After a year and a half of staying home, many consumers admit to missing out on the experience of visiting a brick-and-mortar store. While the online shopping innovations of the pandemic created new expectations—like constant restocks, limitless information and contactless pick-ups—the benefits of touching and feeling a product before purchase was sorely missed too. According to research from ChaseDesign, 78% of US consumers plan to shop in-stores more this year (at least, more than they did during stay-at-home orders). 

While this data points to consumers' reinstated ability to shop in-stores more safely once vaccinated, it also shows that people do in fact want to leave the house again and value going to the store. This data could prove especially true for bedding and mattress products. Not only are consumers paying more attention to their health and trying to make their homes more comfortable, but buying exclusively online has helped many people realize that touching and feeling ahead of time really does make a difference.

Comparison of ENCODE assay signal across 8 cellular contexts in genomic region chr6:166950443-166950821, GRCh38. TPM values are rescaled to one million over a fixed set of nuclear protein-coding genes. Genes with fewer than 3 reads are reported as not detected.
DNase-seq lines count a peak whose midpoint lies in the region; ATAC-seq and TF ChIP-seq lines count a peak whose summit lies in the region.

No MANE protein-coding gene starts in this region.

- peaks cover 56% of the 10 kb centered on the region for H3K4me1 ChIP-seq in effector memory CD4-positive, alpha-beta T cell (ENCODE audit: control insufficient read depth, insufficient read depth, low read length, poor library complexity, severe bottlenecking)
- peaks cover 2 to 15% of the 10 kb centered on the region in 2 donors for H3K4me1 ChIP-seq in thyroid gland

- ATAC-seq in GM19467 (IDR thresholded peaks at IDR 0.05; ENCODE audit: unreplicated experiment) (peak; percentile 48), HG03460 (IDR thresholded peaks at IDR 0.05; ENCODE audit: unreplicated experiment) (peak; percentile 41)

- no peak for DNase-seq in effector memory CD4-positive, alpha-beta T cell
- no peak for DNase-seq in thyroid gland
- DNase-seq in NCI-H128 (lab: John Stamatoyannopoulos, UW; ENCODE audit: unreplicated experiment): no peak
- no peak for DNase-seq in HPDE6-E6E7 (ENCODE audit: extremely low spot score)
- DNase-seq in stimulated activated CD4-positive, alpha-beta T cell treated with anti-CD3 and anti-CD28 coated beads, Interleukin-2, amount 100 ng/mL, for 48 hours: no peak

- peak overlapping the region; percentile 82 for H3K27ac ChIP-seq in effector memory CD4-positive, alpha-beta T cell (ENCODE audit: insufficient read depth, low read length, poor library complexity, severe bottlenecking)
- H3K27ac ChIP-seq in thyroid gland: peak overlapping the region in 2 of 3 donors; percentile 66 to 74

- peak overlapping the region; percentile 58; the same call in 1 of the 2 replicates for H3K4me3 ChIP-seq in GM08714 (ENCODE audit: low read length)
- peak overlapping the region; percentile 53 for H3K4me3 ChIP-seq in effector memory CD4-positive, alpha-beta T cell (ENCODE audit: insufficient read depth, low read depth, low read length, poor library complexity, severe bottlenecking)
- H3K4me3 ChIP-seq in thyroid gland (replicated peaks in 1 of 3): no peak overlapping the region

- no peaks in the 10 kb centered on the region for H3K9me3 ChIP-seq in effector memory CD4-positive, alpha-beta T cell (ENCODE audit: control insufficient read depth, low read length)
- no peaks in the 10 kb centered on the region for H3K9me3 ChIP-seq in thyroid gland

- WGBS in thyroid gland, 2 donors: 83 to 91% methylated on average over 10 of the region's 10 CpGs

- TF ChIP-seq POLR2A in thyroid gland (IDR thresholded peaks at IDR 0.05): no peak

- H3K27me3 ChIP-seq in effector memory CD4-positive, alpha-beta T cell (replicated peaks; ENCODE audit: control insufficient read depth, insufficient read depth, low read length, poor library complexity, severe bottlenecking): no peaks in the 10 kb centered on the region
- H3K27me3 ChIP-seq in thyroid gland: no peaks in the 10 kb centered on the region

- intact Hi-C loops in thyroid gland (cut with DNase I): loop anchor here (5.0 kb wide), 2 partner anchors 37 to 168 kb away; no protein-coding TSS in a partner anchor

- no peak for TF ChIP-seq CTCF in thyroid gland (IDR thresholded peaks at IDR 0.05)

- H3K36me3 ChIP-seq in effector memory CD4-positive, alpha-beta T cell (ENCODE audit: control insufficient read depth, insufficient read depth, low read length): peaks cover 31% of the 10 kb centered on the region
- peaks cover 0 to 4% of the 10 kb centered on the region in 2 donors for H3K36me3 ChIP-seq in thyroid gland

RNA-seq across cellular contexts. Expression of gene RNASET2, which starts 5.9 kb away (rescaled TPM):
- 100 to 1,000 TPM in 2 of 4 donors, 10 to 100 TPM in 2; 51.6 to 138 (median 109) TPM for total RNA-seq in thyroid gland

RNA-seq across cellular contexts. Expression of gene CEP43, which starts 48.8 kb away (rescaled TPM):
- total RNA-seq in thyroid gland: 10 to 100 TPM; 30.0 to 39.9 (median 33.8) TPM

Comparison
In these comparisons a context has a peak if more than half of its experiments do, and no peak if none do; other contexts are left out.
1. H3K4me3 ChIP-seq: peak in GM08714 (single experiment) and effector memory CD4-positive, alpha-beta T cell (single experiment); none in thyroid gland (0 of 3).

Online shopping was certainly trending upwards before the pandemic, but when it was made the only or primary option—it became clear that a lot of people seem to prefer a blend of both digital and in-store exploration. The blurred lines between ecommerce-only brands and in-person shopping merely underscore the fact that consumers really want both the convenience of ordering online in their bathrobe as well as the ability to pop in a store when they want to see and touch an item. Creating a positive and memorable in-store experience will remind people of what they’ve been missing, helping everyone—manufacturers and store owners alike—succeed. That  seems to be the strategy Casper and its latest partners are taking.